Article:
Another frequent myth-maker appearing in the pages of this book has been MigrationWatchUK, whose bogus and alarmist interpretations of population change were discussed in Chapters Three Four. Their arguments lay every ill in Britain at the door of net immigration to Britain, and in particular immigration from non-Western cultures. The same arguments could be used equally to blame every ill on the fertility of working people since this contributes more to population growth, but perhaps such arguments would not be very popular. We wonder why racist and nationalistic views get such favoured coverage in some newspapers, television and parliamentary committees.

The response of government to diversity has also played a role in perpetuating the litany. When government minister Jack Straw lamented in 2006 that his constituents' use of the niqab (veil) was unhelpful to his understanding of their concerns, he let leash a storm of prejudice that ran the breadth of the litany. Phil Woolas, the minister in charge of government community cohesion policy declared his support by blaming veil-wearers for inviting discrimination and racism: ‘Most British–born Muslims who wear it do so as an assertion of their identity and religion. This can create fear and resentment among non-Muslims and lead to discrimination. Muslims then become even more determined to assert their identity, and so it becomes a vicious circle where the only beneficiaries are racists like the BNP [British National Party]’. And counter-terrorist agencies in Britain and Europe had apparently long been concerned about the readiness of male Islamist terrorists to wear female clothing to escape detection.4

A cultural marker of Islam was identified by an experienced politician as also a sign of separation and inconvenience. Wearing of the niqab was depicted as self–inflicted disadvantage that causes (p.166) discrimination and racism; and a hiding place for terrorists who will use it to avoid immigration controls. This ‘them and us’, ‘with us or against us’ view of community relations and integration is not floated in an obscure, extreme blog, but is put forward by government ministers and agencies, and reported as a news item by The Times. The message is clear: the choice is yours, but if you display such a marker of difference or allow others of your community to do so, then you are to blame for the racism, discrimination, harassment and attention from police services that your whole community will receive. It seems that ‘the claiming of minority rights or affiliations is policed by a ‘zone of moderation’ that is ultimately defined by New Labour’.5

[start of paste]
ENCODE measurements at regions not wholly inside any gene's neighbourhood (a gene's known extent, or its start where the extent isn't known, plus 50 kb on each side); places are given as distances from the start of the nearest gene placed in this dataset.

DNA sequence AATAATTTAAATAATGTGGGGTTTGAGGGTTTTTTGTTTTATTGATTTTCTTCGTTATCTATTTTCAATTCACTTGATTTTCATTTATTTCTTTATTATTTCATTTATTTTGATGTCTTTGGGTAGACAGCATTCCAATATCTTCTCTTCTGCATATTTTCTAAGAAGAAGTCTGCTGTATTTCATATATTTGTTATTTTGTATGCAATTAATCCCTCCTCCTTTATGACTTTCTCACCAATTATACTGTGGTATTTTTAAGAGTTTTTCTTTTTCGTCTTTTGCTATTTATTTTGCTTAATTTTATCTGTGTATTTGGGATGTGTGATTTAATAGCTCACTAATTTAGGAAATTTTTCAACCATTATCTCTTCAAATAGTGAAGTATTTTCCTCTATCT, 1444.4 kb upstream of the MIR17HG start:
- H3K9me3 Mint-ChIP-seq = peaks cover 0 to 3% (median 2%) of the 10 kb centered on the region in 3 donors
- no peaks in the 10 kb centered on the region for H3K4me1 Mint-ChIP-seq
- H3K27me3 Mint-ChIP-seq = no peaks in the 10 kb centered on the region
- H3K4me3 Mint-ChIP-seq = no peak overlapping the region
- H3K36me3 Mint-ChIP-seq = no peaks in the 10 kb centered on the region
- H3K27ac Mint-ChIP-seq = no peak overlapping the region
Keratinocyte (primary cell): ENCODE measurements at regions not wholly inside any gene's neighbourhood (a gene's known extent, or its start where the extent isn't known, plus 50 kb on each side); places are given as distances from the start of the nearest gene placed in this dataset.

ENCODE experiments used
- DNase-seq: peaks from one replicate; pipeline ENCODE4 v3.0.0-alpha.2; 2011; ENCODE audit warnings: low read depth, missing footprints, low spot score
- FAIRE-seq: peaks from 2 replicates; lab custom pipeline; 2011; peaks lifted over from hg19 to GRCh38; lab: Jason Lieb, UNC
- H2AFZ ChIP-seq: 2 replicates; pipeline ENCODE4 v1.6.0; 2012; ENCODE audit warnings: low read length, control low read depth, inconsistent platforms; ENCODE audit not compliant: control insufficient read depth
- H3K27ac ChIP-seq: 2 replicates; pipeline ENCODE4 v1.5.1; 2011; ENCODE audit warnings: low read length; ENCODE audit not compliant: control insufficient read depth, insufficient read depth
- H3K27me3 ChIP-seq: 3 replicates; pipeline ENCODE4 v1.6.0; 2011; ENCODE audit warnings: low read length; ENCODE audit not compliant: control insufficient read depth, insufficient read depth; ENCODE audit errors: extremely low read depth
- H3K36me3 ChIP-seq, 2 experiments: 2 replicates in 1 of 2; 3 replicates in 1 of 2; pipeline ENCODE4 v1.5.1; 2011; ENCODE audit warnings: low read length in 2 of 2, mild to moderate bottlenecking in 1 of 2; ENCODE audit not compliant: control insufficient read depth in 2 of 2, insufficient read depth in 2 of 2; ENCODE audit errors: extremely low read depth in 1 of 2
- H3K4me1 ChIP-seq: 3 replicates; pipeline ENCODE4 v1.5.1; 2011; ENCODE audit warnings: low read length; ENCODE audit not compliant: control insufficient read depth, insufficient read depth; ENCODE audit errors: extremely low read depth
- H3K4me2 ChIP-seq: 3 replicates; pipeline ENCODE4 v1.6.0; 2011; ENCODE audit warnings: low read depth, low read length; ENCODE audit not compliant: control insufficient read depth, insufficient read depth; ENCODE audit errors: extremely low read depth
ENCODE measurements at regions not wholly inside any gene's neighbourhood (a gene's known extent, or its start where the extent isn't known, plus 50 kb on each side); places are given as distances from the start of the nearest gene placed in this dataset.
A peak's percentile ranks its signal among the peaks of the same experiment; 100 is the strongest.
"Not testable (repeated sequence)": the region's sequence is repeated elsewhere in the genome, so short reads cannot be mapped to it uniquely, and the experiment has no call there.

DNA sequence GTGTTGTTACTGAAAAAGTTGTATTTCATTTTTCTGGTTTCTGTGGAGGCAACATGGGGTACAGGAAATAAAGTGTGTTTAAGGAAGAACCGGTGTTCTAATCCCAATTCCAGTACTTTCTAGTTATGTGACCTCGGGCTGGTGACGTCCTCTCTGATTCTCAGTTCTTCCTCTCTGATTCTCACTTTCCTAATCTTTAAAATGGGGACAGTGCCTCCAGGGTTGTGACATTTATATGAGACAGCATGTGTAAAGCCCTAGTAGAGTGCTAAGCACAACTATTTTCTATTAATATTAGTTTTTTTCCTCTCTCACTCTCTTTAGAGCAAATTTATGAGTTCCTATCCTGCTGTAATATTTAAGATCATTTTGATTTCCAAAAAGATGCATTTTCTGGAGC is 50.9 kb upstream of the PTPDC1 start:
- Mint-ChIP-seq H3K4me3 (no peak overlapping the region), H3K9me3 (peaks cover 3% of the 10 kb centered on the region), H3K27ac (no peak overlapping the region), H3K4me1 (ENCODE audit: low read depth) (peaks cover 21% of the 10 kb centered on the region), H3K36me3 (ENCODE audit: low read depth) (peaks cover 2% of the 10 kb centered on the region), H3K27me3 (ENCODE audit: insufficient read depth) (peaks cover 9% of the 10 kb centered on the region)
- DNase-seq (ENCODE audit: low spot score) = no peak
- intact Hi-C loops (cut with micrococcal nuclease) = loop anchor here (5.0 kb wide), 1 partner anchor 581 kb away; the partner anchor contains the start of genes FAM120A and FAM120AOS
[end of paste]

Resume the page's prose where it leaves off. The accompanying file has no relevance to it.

Why does the litany thrive?

An environment for ignoring the evidence

If the evidence undermines the litany of dangerous segregation, and shows more mixing and less segregation, why does the litany get so much space and such a good reception in British politics? When thinking about why this set of myths is repeated, it is clear that although there is coherence to the litany, it is adopted with different emphases. There is a range of personal and political perspectives that are supported by the litany. Some focus on bad segregation, some on bad immigration, some on bad religion and others on bad ethnicity, each making their own set of connections between these various elements of the litany. But it is the general acceptance of the whole litany that allows its elements to be repeated with impunity.